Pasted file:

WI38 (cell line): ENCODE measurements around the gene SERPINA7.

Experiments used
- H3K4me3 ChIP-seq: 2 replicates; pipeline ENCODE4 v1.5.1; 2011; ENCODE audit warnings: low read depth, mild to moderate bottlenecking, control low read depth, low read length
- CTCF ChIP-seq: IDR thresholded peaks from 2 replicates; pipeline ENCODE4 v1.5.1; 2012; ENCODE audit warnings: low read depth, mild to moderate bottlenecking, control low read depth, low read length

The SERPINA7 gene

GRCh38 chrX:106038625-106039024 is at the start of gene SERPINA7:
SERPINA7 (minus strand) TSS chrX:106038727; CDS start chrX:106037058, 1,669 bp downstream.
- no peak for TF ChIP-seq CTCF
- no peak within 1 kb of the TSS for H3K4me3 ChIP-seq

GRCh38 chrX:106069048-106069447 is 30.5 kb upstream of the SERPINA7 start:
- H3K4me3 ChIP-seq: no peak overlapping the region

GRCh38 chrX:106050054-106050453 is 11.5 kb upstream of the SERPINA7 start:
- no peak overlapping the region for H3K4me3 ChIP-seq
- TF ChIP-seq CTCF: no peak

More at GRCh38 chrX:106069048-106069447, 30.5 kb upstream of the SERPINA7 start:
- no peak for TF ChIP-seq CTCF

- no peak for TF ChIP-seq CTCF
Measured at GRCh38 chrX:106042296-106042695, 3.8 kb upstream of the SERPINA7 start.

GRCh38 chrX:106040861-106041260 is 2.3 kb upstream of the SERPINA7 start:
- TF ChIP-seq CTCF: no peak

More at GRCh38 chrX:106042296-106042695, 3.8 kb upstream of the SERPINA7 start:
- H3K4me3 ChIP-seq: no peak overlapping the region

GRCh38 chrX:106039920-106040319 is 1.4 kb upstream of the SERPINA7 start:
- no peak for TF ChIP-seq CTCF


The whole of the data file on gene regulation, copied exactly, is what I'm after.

WI38 (cell line): ENCODE measurements around the gene SERPINA7.

Experiments used
- H3K4me3 ChIP-seq: 2 replicates; pipeline ENCODE4 v1.5.1; 2011; ENCODE audit warnings: low read depth, mild to moderate bottlenecking, control low read depth, low read length
- CTCF ChIP-seq: IDR thresholded peaks from 2 replicates; pipeline ENCODE4 v1.5.1; 2012; ENCODE audit warnings: low read depth, mild to moderate bottlenecking, control low read depth, low read length

The SERPINA7 gene

GRCh38 chrX:106038625-106039024 is at the start of gene SERPINA7:
SERPINA7 (minus strand) TSS chrX:106038727; CDS start chrX:106037058, 1,669 bp downstream.
- no peak for TF ChIP-seq CTCF
- no peak within 1 kb of the TSS for H3K4me3 ChIP-seq

GRCh38 chrX:106069048-106069447 is 30.5 kb upstream of the SERPINA7 start:
- H3K4me3 ChIP-seq: no peak overlapping the region

GRCh38 chrX:106050054-106050453 is 11.5 kb upstream of the SERPINA7 start:
- no peak overlapping the region for H3K4me3 ChIP-seq
- TF ChIP-seq CTCF: no peak

More at GRCh38 chrX:106069048-106069447, 30.5 kb upstream of the SERPINA7 start:
- no peak for TF ChIP-seq CTCF

- no peak for TF ChIP-seq CTCF
Measured at GRCh38 chrX:106042296-106042695, 3.8 kb upstream of the SERPINA7 start.

GRCh38 chrX:106040861-106041260 is 2.3 kb upstream of the SERPINA7 start:
- TF ChIP-seq CTCF: no peak

More at GRCh38 chrX:106042296-106042695, 3.8 kb upstream of the SERPINA7 start:
- H3K4me3 ChIP-seq: no peak overlapping the region

GRCh38 chrX:106039920-106040319 is 1.4 kb upstream of the SERPINA7 start:
- no peak for TF ChIP-seq CTCF